Houston Methodist. Leading Medicine

Hand FAQ

Question:

I know this may not sound like much, but I have terrible thumb pain from arthritis from playing competitive ping pong. I really hate to give it up, but I'm not a candidate (yet) for a joint replacement. Are there any options for people like me?

Answer:

The first step in treating carpometacarpal (CMC) (thumb) joint pain is usually conservative care. Nonsteroidal antiinflammatory drugs (NSAIDs) are often the first line of defense. Over-the-counter products can be tried but most doctors prefer to prescribe something a little stronger for patients who have disabling pain. The second recommendation is to see a hand therapist. This is usually an occupational or physical therapist. The therapist can show you ways to protect your thumb and reduce the shear and compressive forces transmitted through the joint. Splinting or bracing may be appropriate to also help reduce the load. Techniques such as manual therapy and joint mobilization can be used to reduce the pain, restore more normal alignment, and improve function. Strengthening the muscles around the joint can also help reduce the physical stress that leads to degenerative changes and the resulting pain. The therapist may also use modalities such as deep heat or electrical stimulation to help reduce the pain. If a series of treatments over a period of three to six months does not alter your symptoms or function, then surgery is often the next step. So, if you've arrived at surgical options without completing this first phase, take a step back and give nonoperative care a good try. However, if you've already been through therapy and surgery is the next step, then there are a couple of approaches that can help restore painfree motion and function. For example, there is the extension osteotomy, an extra-articular (outside the joint) procedure. It is done by removing a wedge- or pie-shaped piece of bone from the metacarpal above the CMC joint. A wire is used to pull the opening (made by removing the bone) closed. This procedure changes the angle of the metacarpal bone where it connects with the wrist and brings it more into a neutral position (normal alignment). Younger patients and anyone with less advanced disease can qualify for an extension osteotomy. The main advantage of this procedure is that it doesn't mess with the joint itself. That means patients can still have joint reconstruction or joint replacement sometime in the future should they need it. Another possibility is the traditional operation for treating CMC joint arthritis. This is resection (excision) arthroplasty. This method has been used for many years and has withstood the test of time. Patients with severe symptoms in later stages of CMC arthritis who have failed nonsurgical treatment are good candidates for resection arthroplasty. The purpose of resection arthroplasty is to remove the arthritic joint surfaces of the CMC joint and replace them with a cushion of material that will keep the bones separated. The trapezium bone in the wrist next to the thumb is removed in a procedure called a trapeziectomy. A rolled up piece of tendon is placed into the space created by removing the bone. This procedure is called a resection arthroplasty with ligament reconstruction and tendon interposition (LRTI). During the healing phase after surgery, this tendon turns into tough scar tissue that forms a flexible connection between the bones, similar to a joint. Sometimes the surgeon uses a silicone-based or metal implant or disc made of costochondral tissue instead of a rolled up tendon for the interpositional material. Costochondral allografts are plugs of tissue taken from the material between the breastbone and the ribs. Resection arthroplasty with or without LRTI can be combined with a ligament reconstruction of the joint. Tendons in the area are used to create a ligament sling between the metacarpal bone of the thumb and the carpal bone of the index finger. This helps hold the thumb in place and keeps the space between the bones from collapsing. Fusion of the bones or joint replacement are final options to consider. But because these two operations have permanent effects, younger patients are usually steered to some of the other choices first. Talk with your surgeon about what would work best for you. There are many younger patients who benefit greatly from some of these other more conservative approaches before considering something joint replacement. Wendy L. Parker, MD, PhD, et al. Long-Term Outcomes of First Metacarpal Extension Osteotomy in the Treatment of Carpal-Metacarpal Osteoarthritis. In The Journal of Hand Surgery. December 2008. Vol. 33A. No. 10. Pp. 1737-1743.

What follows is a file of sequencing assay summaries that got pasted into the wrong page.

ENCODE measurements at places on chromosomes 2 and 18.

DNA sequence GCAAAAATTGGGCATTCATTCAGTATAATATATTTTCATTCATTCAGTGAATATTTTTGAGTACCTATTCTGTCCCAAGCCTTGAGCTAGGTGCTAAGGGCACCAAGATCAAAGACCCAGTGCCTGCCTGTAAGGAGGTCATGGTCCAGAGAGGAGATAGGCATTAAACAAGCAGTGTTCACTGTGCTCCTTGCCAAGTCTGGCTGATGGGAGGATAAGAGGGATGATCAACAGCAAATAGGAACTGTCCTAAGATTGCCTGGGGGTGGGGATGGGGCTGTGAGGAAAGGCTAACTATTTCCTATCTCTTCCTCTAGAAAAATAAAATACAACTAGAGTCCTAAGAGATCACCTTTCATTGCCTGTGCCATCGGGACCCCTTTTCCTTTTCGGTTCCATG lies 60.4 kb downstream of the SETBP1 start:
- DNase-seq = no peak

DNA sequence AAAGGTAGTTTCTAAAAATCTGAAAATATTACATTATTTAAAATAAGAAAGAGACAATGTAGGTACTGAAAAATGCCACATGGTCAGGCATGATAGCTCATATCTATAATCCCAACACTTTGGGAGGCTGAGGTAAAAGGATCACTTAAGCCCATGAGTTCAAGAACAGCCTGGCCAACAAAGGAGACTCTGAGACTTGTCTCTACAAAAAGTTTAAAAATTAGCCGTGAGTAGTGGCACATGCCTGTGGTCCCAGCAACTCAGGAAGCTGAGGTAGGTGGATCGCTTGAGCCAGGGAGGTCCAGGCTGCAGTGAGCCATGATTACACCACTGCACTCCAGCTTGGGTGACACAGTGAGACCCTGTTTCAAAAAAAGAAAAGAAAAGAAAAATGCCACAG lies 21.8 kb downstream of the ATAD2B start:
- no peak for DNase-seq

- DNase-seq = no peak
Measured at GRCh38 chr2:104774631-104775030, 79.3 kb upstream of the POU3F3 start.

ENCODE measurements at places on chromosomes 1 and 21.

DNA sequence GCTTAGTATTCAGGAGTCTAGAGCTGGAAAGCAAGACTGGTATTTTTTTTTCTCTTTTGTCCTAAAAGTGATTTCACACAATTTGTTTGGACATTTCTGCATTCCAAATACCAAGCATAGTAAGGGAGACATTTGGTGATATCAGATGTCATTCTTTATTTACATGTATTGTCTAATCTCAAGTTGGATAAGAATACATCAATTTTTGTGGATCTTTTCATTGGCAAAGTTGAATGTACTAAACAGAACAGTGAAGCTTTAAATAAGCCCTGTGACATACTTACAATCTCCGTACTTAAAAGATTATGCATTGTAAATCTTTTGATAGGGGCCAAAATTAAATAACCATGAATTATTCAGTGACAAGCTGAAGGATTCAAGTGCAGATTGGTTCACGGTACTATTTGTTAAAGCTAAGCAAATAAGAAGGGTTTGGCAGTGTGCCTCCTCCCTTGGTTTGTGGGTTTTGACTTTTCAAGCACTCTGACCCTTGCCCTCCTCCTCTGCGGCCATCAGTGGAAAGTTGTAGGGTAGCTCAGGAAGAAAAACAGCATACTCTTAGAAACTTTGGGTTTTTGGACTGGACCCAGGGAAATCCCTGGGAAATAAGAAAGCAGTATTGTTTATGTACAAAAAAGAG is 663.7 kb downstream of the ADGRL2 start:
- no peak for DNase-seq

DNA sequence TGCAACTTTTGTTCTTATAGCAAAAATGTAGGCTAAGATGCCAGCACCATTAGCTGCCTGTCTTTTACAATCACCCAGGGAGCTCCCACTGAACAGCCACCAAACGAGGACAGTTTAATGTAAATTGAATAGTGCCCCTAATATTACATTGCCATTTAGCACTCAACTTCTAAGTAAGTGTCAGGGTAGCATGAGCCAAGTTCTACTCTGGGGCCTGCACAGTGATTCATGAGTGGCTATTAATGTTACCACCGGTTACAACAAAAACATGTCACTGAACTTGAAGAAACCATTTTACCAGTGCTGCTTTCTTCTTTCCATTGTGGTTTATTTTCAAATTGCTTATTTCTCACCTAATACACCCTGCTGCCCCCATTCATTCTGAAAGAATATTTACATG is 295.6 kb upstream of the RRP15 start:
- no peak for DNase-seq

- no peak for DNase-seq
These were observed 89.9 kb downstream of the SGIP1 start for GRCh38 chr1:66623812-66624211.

*Disclaimer:* The information contained herein is compiled from a variety of sources. It may not be complete or timely. It does not cover all diseases, physical conditions, ailments or treatments. The information should NOT be used in place of visit with your healthcare provider, nor should you disregard the advice of your health care provider because of any information you read in this topic.
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